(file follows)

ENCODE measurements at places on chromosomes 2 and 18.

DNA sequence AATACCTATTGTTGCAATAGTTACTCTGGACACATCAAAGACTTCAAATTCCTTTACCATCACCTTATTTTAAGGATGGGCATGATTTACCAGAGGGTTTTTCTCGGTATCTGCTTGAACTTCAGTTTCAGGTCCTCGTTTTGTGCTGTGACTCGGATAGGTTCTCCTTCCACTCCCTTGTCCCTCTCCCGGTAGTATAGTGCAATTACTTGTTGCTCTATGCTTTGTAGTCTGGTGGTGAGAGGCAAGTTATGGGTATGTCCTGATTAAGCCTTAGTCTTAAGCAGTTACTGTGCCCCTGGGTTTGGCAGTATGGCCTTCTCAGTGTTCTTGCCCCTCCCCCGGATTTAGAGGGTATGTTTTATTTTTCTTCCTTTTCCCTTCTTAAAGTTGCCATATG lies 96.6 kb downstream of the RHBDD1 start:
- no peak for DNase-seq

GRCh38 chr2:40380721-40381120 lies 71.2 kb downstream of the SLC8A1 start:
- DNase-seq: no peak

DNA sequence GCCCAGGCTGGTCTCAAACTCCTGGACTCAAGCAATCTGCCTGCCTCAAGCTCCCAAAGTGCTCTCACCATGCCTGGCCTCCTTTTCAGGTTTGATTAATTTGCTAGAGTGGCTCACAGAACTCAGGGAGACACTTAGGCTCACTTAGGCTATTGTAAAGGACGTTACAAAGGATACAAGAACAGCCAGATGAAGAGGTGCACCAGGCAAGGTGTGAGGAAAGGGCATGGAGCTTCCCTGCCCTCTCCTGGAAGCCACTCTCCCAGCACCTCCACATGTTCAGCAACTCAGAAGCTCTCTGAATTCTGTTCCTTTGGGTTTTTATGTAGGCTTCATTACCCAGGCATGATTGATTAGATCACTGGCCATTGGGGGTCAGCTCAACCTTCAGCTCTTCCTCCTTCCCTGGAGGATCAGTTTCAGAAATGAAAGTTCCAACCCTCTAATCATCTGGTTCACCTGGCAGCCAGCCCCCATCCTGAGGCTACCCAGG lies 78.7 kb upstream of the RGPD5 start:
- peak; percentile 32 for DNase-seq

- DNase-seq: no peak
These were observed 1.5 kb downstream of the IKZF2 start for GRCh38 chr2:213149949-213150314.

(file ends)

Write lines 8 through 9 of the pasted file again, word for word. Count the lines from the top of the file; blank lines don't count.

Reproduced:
- DNase-seq: no peak
These were observed 1.5 kb downstream of the IKZF2 start for GRCh38 chr2:213149949-213150314.